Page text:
“Perhaps you might try the Cathedral hospice,” said Niccolo. “There are always a few blind beggars there. Even they wouldn’t pay for such horrors, but at least they might be persuaded to wear them.”
I snatched at the red shoes, but Niccolo jerked them neatly away from my fingers. “You’ve fallen faster than even I expected.” He looked me up and down, taking in the too-short skirts, the too-tight bodice, the dirty ankles. He smirked most broadly at my feet. “Though I see you’ve still got shoes fit for a noble.” I forced myself not to look down at the black and yellow boots Father had presented me proudly a few days earlier. I knew quite well I looked like I had two large bumblebees on my feet.
Captain Niccolo leaned close, his voice pitched low. “It’s a shame to see a pretty thing like you forced out onto the streets like this. It must be difficult to give up all the luxuries to which you are accustomed. I could provide all that back again, my dear, and more. I could use a pretty maid to serve me. It would not be unpleasant, and you would find me a generous benefactor in all respects.”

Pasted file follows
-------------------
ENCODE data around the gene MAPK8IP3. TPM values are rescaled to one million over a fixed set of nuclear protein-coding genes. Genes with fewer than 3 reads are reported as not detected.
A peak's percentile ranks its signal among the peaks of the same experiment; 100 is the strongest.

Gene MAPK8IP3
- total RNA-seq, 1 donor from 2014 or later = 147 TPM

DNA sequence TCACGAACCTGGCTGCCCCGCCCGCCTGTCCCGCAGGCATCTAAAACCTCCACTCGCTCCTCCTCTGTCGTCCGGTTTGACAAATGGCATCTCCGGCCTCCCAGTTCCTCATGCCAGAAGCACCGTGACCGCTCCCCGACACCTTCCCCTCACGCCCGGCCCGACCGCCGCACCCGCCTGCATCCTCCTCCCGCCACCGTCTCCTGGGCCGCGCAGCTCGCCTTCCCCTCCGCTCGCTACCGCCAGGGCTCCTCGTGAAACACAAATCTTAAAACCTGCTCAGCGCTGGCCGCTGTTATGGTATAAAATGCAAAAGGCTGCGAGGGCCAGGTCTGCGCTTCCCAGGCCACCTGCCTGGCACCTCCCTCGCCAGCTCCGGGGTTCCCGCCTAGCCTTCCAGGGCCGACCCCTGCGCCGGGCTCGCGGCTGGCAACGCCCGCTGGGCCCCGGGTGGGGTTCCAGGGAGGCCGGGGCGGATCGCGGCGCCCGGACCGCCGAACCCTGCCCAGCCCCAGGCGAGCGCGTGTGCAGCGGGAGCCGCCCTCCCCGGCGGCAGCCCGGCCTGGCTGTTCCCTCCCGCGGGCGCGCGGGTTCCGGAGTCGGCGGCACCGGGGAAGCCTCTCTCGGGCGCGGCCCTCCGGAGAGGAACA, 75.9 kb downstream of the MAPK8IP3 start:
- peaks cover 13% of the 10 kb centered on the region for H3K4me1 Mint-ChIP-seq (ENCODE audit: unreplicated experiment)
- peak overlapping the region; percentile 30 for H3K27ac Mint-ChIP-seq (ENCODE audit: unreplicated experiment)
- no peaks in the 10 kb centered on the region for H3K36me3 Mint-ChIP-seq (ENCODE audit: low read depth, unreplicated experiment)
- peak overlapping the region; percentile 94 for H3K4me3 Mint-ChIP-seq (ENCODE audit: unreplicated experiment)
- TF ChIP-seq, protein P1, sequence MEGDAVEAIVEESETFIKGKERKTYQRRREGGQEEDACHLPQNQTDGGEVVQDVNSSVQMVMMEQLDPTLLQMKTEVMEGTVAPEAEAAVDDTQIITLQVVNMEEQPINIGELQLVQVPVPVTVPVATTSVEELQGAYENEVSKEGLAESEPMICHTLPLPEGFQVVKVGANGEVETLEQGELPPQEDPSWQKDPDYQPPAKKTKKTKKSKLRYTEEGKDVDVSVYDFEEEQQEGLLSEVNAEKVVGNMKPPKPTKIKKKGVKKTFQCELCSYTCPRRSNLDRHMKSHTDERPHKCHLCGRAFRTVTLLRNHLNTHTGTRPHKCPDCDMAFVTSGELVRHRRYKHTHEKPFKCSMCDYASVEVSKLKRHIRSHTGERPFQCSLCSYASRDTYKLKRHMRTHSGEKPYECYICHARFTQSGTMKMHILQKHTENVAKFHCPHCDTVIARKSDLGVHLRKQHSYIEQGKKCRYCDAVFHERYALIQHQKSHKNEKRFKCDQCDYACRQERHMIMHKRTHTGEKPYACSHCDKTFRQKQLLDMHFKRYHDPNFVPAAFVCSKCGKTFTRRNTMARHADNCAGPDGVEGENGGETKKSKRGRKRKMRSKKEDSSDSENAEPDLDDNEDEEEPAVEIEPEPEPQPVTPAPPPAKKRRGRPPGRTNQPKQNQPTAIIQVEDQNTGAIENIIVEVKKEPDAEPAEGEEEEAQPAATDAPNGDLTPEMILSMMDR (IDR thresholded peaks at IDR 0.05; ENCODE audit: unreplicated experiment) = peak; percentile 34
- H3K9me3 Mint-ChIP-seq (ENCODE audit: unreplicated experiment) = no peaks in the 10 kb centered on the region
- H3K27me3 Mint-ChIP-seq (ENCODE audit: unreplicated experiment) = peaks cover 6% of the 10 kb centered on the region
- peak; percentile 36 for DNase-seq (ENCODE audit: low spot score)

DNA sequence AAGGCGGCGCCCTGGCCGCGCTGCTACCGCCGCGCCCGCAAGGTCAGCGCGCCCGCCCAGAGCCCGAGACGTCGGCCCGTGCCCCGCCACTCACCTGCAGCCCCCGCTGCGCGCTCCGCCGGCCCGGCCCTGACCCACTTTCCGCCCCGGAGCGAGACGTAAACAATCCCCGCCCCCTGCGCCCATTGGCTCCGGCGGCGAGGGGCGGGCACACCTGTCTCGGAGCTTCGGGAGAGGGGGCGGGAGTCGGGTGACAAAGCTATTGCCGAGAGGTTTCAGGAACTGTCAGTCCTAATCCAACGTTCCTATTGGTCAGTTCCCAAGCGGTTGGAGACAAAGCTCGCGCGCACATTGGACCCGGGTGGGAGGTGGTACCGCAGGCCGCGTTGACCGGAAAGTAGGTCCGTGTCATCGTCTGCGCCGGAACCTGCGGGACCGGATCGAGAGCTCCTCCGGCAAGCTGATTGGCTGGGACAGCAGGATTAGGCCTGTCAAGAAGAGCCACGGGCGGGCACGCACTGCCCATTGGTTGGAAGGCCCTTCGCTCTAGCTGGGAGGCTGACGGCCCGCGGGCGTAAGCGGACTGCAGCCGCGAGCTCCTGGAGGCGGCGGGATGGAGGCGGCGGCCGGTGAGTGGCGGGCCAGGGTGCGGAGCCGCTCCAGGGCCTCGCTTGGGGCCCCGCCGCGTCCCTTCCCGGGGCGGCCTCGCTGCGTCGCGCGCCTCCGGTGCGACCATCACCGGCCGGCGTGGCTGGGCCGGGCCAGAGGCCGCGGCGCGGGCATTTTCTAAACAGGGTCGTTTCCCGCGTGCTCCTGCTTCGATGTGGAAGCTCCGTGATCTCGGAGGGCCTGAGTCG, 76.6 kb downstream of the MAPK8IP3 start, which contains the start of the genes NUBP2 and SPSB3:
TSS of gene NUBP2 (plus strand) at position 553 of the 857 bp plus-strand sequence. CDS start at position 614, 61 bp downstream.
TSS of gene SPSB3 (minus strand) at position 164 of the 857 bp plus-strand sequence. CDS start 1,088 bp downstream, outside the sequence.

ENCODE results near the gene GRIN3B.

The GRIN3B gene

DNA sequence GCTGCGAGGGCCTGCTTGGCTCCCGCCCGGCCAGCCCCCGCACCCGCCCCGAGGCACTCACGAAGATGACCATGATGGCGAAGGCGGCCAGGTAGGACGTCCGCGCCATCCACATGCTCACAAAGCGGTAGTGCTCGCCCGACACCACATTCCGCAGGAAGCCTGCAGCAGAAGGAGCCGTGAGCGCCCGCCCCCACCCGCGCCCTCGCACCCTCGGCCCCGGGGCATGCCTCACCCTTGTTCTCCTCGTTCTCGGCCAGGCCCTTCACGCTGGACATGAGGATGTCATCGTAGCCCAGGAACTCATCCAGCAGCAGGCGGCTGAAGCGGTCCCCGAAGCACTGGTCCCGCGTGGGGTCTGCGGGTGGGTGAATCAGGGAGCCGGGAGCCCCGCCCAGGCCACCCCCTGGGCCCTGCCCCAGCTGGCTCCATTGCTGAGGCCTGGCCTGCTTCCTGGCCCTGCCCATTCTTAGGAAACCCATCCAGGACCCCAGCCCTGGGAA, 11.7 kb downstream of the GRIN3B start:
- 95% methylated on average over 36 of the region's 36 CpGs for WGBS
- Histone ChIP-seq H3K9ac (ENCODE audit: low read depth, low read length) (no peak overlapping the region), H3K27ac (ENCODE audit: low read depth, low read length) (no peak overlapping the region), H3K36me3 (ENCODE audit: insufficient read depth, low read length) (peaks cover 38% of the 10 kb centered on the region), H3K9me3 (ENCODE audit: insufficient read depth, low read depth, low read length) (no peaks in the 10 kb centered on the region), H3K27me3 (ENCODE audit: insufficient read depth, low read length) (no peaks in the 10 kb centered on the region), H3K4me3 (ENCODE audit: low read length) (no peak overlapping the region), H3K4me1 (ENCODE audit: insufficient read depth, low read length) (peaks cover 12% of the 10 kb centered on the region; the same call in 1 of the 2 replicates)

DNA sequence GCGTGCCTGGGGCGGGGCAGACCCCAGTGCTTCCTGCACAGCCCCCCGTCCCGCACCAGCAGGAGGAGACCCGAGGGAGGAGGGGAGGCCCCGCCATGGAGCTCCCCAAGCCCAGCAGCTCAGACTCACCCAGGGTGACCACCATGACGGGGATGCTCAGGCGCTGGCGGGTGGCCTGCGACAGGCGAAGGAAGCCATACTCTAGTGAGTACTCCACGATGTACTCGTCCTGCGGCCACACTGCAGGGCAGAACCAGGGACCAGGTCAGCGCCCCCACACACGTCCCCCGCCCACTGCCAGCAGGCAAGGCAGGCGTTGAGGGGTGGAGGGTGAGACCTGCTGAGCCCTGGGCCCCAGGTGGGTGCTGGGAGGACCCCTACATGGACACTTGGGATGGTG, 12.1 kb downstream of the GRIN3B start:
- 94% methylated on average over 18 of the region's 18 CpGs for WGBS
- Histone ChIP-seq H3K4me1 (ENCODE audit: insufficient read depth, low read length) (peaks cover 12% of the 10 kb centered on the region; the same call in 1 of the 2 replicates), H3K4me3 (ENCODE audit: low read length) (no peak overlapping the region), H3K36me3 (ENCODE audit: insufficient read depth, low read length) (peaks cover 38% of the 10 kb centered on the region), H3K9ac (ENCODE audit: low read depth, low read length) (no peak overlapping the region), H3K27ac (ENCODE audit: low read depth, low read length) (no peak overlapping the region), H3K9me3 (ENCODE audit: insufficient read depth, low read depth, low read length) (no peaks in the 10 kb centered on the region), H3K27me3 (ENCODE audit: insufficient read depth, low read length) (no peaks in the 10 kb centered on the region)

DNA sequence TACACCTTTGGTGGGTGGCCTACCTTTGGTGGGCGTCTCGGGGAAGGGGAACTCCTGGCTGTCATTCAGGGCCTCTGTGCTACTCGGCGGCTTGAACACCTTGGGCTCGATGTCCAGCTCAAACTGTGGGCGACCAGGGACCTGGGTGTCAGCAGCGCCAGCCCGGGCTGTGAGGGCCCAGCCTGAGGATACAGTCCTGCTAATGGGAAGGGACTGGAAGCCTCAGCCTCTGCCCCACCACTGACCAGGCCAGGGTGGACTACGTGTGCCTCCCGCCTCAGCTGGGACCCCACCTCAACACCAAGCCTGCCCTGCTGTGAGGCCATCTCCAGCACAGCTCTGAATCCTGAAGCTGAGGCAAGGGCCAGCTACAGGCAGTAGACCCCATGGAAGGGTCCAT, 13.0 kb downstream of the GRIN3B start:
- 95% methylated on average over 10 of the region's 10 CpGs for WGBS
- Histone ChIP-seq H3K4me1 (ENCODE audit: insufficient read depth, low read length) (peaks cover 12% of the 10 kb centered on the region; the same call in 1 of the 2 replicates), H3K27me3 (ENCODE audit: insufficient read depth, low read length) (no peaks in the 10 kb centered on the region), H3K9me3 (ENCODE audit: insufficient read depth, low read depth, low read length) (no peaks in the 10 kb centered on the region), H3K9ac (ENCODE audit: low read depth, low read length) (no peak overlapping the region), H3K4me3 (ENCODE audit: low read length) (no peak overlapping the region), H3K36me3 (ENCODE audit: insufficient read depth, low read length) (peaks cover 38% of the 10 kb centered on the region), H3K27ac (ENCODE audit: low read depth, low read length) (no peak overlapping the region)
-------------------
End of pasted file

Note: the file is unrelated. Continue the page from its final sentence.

I met his gaze, but I knew I turned as scarlet as the cursed shoes. I forced the words out. “I think you mistake me, sir. I doubt my situation could ever be dire enough that I would accept such an offer.”
He merely laughed. “You think you have things rough now, Fortunata, but you’re only at the barest edge of poverty. When you’ve spent a winter with nothing but a single cloak, and that pretty face is sunken and pale as a skull, then you’ll wish you’d answered differently. You will never sell those shoes for more than a guilder, on my word.”
I narrowed my eyes. “On your word? And if I were to meet that challenge?” It was reckless, but Papa and I had eaten nothing but cabbage soup morning, noon, and night for the past week.
“My dear Fortunata, if you can sell those horrors I will buy a pair myself, and wear them to the doge’s ball. But you can’t be serious.”
“I’ll have the coin in my purse by the time the noon-bell rings,” I said, before I could think better of it.
His lips twitched, but he nodded. “I don’t gamble unless there’s something in it for me. Clearly you have no coin to wager. But I do seem to recall a fine golden chain the doge himself laid upon your father’s neck.”
“Father’s chain of mastery? I could never–”
“If he still deserves it, you need not fear to lose it. Unless you’d rather wager something of your own? My other offer remains open…”